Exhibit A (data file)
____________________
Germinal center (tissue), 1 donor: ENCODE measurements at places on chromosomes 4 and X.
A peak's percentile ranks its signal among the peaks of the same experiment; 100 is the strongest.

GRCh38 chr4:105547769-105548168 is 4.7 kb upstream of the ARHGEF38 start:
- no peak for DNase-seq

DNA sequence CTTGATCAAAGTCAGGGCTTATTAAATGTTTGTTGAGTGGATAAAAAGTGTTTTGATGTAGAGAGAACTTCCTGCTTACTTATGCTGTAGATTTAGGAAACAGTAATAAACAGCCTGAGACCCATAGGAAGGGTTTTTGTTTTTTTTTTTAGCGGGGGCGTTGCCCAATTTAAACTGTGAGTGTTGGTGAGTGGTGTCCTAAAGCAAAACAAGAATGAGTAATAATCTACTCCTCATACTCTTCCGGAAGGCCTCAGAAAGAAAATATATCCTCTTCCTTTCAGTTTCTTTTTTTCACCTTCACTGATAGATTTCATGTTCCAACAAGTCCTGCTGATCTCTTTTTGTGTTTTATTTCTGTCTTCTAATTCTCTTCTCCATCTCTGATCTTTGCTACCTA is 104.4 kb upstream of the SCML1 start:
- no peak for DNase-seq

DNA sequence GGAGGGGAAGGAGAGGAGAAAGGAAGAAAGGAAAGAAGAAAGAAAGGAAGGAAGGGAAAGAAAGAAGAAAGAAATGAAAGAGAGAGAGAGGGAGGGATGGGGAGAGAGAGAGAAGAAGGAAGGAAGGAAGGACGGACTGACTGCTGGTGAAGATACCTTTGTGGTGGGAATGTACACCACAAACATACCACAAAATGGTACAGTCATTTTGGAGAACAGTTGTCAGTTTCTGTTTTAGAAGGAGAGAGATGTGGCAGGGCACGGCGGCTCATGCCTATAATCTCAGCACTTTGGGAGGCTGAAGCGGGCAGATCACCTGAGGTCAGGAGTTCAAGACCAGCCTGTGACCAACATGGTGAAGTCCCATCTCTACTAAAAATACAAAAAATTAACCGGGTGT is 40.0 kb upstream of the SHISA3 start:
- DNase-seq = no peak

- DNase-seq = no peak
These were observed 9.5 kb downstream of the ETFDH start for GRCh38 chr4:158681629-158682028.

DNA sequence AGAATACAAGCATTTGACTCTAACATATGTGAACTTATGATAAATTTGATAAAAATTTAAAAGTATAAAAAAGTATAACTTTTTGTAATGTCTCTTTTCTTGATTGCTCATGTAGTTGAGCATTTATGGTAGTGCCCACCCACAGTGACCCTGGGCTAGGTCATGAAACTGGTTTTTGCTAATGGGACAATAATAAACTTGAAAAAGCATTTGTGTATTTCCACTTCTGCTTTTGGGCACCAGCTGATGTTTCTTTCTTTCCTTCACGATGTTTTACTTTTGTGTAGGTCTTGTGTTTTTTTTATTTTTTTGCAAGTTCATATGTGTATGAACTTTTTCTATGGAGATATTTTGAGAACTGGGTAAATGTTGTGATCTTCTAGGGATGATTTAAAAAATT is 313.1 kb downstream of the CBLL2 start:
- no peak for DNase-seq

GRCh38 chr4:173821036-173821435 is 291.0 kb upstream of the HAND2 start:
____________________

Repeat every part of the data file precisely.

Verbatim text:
Germinal center (tissue), 1 donor: ENCODE measurements at places on chromosomes 4 and X.
A peak's percentile ranks its signal among the peaks of the same experiment; 100 is the strongest.

GRCh38 chr4:105547769-105548168 is 4.7 kb upstream of the ARHGEF38 start:
- no peak for DNase-seq

DNA sequence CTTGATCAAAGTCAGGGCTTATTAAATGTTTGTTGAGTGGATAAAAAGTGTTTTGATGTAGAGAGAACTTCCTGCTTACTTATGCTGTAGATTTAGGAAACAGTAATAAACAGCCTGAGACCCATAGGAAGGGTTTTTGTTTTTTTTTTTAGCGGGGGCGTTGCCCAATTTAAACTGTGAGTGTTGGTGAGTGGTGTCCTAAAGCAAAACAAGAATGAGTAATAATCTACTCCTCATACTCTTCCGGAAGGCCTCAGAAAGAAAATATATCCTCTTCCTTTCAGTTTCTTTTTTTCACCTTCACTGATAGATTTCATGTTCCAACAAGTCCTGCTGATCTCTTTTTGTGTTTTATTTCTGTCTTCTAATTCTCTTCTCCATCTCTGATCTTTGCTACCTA is 104.4 kb upstream of the SCML1 start:
- no peak for DNase-seq

DNA sequence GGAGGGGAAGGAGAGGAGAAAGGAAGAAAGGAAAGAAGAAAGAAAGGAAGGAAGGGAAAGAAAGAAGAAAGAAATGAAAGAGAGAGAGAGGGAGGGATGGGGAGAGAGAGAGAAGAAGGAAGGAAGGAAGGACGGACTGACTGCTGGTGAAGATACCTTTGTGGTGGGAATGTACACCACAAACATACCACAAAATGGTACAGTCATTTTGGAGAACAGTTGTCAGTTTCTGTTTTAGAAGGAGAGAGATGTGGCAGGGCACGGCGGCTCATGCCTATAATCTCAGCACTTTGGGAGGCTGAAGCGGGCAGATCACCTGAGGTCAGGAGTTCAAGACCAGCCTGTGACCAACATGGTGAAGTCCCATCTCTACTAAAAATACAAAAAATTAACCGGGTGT is 40.0 kb upstream of the SHISA3 start:
- DNase-seq = no peak

- DNase-seq = no peak
These were observed 9.5 kb downstream of the ETFDH start for GRCh38 chr4:158681629-158682028.

DNA sequence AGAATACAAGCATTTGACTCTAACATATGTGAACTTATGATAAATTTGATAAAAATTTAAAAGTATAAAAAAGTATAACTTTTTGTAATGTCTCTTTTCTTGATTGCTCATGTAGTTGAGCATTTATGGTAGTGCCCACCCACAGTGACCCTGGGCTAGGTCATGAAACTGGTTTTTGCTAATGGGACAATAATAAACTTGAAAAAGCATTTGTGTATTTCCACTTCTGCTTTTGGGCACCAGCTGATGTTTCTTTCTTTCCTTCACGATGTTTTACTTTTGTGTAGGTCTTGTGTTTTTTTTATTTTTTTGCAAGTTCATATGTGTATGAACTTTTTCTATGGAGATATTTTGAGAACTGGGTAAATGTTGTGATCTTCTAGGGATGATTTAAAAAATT is 313.1 kb downstream of the CBLL2 start:
- no peak for DNase-seq

GRCh38 chr4:173821036-173821435 is 291.0 kb upstream of the HAND2 start: